Isaiah describes a vision of a future time when the desert will rejoice and be glad, with miraculous healings, with abundance of water, and a return to Jerusalem for an Israelite people who were experiencing exile from their homeland under Babylonian captivity, where they’d been marched out of Jerusalem to live in Babylon. Everlasting joy. Gladness and joy, everlasting joy. Some day.
Whereas Isaiah is speaking in the future tense, it is notable that the rejoicing Mary is doing, the things she is praising God for are in immediate past tense. God has scattered the proud, brought down the rulers, lifted the humble, filled the hungry, sent the rich away. My soul glorifies God and my soul rejoices! She is singing, she is dancing.
But, wait, what? These things Mary is singing that God has done, did they really happen? Herod is still the tyrant king over Jerusalem. She is still a young woman unmarried but pregnant, uncertain about her future, poor. She sings that God has done these things, lifted the meek, filled the humble, toppled the despots. Mary is not naive. She knows who sits in the palaces, she knows that poverty still dogs her people.
Yet, she claims joy for herself. She rejoices in her body. She seizes upon God’s choosing her, a poor, unmarried, brown-skinned girl. She claims the empowerment of being beloved of God, despite the uncertainty of what will come. No she chooses to sing: “The rulers of this world only have the power over me that I let them have, and I will not cede one drop, for God loves me, so they are yanked from their thrones. God is in me, God’s love comes to birth in me.” This is Mary claiming joy amidst the anxieties, hardships, and aches of life.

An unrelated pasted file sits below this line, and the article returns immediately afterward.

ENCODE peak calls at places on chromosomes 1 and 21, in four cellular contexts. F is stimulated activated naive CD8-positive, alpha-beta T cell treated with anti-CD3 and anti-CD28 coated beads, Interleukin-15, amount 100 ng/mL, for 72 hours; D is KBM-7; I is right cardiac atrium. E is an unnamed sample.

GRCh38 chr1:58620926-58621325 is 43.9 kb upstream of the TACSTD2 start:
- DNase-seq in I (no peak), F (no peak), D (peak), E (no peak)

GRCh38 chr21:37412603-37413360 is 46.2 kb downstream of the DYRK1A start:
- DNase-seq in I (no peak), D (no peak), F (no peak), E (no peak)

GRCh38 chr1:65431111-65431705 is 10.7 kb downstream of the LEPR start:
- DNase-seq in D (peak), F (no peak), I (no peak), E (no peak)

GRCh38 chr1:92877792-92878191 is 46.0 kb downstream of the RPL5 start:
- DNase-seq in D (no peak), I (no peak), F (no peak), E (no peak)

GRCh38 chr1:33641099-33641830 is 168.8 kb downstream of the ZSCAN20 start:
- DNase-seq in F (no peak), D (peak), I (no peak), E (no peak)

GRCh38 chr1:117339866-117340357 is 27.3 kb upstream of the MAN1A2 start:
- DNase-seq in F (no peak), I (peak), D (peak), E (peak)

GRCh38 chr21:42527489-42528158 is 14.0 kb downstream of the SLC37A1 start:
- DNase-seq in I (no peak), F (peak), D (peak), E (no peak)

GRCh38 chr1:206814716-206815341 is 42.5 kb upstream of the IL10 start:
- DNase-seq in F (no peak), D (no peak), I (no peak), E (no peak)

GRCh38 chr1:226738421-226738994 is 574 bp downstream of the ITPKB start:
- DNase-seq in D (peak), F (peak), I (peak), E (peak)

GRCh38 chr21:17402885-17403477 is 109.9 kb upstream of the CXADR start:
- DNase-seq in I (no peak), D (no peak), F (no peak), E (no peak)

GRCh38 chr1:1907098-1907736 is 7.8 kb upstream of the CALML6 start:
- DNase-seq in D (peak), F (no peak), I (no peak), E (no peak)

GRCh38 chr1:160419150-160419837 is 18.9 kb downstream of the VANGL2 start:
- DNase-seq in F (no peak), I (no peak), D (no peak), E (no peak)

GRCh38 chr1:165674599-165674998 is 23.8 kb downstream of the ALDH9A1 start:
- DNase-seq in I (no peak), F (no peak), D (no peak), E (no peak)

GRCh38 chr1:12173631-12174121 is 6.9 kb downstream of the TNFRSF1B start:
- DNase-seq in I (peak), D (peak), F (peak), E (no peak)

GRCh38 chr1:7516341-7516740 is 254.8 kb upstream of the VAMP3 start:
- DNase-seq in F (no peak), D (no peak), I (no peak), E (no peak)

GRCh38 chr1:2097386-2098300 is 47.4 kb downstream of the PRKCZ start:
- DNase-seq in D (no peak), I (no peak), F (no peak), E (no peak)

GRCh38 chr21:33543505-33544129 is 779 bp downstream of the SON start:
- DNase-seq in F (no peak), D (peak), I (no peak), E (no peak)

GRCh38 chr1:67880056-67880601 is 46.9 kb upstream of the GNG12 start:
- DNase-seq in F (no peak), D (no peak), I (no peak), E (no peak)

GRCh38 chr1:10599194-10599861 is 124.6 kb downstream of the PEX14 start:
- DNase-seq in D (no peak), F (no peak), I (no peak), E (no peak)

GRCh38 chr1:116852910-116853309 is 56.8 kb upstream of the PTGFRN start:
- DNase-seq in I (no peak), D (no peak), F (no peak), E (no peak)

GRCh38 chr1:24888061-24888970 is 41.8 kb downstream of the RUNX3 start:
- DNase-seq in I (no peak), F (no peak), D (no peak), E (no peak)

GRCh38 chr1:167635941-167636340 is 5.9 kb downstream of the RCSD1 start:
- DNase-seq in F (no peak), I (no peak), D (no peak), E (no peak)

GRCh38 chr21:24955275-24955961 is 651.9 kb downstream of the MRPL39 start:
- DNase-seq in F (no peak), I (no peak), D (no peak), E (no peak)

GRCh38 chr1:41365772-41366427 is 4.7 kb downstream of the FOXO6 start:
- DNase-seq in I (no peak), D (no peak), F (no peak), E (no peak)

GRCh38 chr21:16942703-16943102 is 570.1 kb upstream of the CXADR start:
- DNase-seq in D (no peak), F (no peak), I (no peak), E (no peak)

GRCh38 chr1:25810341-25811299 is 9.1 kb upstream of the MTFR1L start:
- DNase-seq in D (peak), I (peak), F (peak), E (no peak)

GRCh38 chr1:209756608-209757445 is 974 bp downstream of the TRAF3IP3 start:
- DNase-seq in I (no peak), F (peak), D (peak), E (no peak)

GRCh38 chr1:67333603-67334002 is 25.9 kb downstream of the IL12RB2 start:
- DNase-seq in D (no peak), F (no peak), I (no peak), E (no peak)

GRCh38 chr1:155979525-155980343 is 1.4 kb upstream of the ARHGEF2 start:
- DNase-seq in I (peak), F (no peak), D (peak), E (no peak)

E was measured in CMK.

Similarly, this year, Ronald Rael and Virginia San Fratello found a way to claim joy in a place where that seems near impossible. A desert, like the one described by Isaiah, through which runs the U.S.- Mexico border, and where there a wall, maybe 25-30 feet high separating the two countries. The wall at this place is made of tall, iron rust-colored beams, spaced apart a few inches. Big enough to see through and reach through, but small enough that no person could fit through.
Rael and San Fratello, along with an artists’ collective installed bright pink see-saws, using the very dividing wall as the fulcrum for cross-border delight. Children and adults alike gathered to share the joy of see-sawing. In videos people of different nationalities, genders, ages, can be seen bouncing one another up and down, laughing through a wall that cannot confine laughter, smiling through a fence that cannot lock up smiles.
How will we claim joy this season? How will you claim joy this Advent and Christmas season? God does not demand that you pretend everything is okay or ask you to fake a smile if you don’t feel it. But I think God does ask us to savor that which is good —whether it be a cup of your favorite tea after coming out of the cold, a conversation with a friend or relative you haven’t spoken to in a long time, putting on your favorite music (Christmas or not), enjoying a puzzle or good book. God does ask us to rejoice at signs of justice, whether they be as small as witnessing an act of reconciliation after a fight, to the election of more women and people of color to our city, state, and federal governments, or as subversive as interactive, bordercrossing, neon pink see saws.
The truth of this season is that we wait for God to
dwell amongst us in the person of Jesus, born of the mighty and badass Mary,
who rejoiced at God alive in her. Friends: God delights to dwell in us, let us
rejoice with Mary that God lifts the weak and the poor, that God chooses us to
be the holy dwelling place.